In 1957, the BCS (or Bardeen-Cooper-Schrieffer) theory was proposed to explain the microscopic aspects of superconductivity. Later, Bohr and Mottellson realized that nuclear material had properties similar to those of superconducting solids, and wrote this insight in collaboration with American physicist David Pines (A. Bohr), an important 1958. I made a presentation in the paper of the year. et al.Pastor of Physics 110 110, 936; 1958). By extending BCS theory to the nuclear domain, three physicists were able to explain the difference in stability between isotopes with even and odd numbers of nucleons. In the 1960s, Bohr and Mottellson continued to study nuclear structure, ambitiously aiming for a comprehensive and comprehensive treatment of the entire region. The first result of their efforts appeared in 1969 and had a monumental first volume. Nuclear structure, Completed in Volume 2 six years later — the same year they won the Nobel Prize. This was the latest Nobel Prize awarded for research in nuclear physics.

In 1953, Mottellson took up a research position in the Theoretical Research Group, where CERN, the newly established Center for Nuclear Physics and High Energy Physics, was formed at the Institute of Theoretical Physics in Copenhagen. When the Theoretical Group moved to Geneva, Switzerland in 1957, Mottellson was appointed as a professor at the nearby Nordic Institute for Theoretical Physics (Nordita), which was established in the same year. In 1971, Mottelson became a naturalized Danish citizen. With the exception of his visiting professor, he remained in Nordita until his retirement in 1994.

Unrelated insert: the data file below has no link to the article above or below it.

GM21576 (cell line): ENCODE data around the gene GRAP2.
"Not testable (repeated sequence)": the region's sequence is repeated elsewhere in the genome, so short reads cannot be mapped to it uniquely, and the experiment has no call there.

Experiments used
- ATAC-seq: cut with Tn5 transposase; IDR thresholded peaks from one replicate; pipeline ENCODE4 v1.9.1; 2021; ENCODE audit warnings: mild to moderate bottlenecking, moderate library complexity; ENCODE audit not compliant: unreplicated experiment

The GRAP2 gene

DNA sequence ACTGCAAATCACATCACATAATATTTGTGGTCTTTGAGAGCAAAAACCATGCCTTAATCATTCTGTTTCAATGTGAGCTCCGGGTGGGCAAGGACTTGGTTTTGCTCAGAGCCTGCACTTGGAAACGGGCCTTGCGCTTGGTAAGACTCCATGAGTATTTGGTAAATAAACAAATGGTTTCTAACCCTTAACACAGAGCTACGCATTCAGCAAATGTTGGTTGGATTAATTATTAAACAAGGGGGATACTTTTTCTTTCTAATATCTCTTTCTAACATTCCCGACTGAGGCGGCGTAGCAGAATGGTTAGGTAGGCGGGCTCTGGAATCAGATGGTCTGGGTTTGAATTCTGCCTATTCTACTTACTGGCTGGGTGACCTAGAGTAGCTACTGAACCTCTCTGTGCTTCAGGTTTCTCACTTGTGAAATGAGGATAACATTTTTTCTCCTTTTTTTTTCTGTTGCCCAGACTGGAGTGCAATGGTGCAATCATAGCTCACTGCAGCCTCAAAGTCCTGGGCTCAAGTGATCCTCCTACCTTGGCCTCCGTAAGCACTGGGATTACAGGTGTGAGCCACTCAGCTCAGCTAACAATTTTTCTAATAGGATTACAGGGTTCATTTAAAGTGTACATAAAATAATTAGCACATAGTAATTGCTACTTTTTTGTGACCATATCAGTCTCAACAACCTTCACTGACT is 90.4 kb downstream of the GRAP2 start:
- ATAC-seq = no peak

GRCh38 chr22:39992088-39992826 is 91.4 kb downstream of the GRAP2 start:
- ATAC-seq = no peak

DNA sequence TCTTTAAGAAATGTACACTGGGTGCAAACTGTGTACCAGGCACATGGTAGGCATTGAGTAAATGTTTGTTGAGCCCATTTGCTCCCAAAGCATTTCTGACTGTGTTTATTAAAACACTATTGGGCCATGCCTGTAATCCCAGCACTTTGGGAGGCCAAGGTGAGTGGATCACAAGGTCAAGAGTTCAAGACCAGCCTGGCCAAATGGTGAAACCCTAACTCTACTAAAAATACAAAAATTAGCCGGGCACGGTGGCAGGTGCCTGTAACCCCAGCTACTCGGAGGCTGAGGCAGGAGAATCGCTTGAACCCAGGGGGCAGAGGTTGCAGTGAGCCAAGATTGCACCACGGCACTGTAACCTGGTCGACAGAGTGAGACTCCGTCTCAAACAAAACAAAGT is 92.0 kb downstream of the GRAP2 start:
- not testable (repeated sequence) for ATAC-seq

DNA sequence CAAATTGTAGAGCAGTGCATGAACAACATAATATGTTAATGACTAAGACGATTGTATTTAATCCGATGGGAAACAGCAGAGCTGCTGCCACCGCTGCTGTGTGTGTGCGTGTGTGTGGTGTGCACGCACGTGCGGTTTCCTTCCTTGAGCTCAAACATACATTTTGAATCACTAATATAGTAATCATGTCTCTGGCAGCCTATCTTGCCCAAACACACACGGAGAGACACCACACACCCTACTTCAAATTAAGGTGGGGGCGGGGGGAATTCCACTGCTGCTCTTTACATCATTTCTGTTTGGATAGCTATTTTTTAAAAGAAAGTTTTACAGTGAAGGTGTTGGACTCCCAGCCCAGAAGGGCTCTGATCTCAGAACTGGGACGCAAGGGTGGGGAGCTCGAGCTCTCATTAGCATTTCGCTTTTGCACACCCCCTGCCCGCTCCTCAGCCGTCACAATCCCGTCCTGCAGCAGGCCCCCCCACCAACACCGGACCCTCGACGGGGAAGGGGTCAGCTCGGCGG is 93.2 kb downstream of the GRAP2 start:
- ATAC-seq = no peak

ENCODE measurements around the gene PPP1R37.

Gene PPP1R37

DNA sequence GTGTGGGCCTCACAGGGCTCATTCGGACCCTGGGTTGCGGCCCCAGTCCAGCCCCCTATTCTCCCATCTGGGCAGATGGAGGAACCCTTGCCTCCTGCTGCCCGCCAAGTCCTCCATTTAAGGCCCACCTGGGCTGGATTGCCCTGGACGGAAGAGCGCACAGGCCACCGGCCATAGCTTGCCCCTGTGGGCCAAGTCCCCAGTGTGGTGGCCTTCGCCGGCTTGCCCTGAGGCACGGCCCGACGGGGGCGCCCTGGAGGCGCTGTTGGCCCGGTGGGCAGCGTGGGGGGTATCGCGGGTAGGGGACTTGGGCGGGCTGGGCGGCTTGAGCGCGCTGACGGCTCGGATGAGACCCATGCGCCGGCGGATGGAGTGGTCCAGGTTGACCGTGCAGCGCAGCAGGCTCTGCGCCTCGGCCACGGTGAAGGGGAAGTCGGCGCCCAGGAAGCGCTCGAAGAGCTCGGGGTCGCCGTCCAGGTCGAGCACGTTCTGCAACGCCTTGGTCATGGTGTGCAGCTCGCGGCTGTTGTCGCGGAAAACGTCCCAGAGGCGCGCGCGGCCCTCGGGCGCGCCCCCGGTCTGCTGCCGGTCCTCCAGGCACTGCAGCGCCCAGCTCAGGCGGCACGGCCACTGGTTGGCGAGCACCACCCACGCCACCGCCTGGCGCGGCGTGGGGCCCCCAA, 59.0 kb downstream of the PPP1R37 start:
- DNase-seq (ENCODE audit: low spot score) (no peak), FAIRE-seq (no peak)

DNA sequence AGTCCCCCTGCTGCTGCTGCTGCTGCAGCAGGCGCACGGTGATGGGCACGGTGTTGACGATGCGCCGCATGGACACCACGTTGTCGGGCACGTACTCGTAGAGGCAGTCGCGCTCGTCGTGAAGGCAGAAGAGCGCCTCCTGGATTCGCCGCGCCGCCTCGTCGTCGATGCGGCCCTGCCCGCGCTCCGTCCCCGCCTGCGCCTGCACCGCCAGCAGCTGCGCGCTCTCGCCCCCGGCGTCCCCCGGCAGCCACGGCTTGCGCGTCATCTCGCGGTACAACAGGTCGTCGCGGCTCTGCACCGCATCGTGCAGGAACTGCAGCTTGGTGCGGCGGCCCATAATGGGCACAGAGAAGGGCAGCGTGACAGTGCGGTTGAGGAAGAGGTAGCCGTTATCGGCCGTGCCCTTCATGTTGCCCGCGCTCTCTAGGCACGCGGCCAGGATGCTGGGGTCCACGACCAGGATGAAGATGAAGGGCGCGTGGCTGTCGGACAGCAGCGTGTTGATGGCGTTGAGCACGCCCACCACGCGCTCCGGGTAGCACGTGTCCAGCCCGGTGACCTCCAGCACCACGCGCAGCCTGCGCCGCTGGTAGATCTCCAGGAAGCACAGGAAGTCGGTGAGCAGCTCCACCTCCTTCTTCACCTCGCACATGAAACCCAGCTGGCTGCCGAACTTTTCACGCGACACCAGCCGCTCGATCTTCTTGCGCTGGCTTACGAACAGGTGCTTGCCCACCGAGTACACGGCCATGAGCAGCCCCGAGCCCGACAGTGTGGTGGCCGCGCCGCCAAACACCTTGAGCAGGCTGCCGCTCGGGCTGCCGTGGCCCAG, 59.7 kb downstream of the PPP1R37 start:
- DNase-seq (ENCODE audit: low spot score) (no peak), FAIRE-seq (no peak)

Although retired, he continued his research as an emeritus professor and a temporary lecturer. In 2015, an 88-year-old physicist contributed a paper on the low-temperature, low-density state of matter known as the Bose-Einstein condensate (JC Cremon). et al. Pastor of Physics A 91, 033623; 2015). Another topic that Mottelson worked on in his later years was the foundation of quantum mechanics, which he investigated in a paper written by Aage Bohr and Ole Wolfbeck. Mottellson and his co-authors wanted to know what quantum mechanics really is and why the equation works so well. They say that the proper basis of quantum mechanics is the “genuine accidental principle”, which has dimensions of space and time but no mass, a new geometric worldview rather than an atom. Insisted that it means. A radical interpretation of non-causal events, such as detector clicks, has led to the claim that Planck’s quantum constants do not exist in the underlying theory.

Ben was an active man who loved swimming, cycling and music. He cycled 12 kilometers daily from his home in the northern suburbs of Copenhagen to the Niels Bohr Institute. He will first be remembered for his original contribution to the theory of nuclear structure. But he will also be remembered and overlooked because of his warm human qualities and widespread interest beyond physics.

Competing profits

The author does not declare competing interests.

Leave a Comment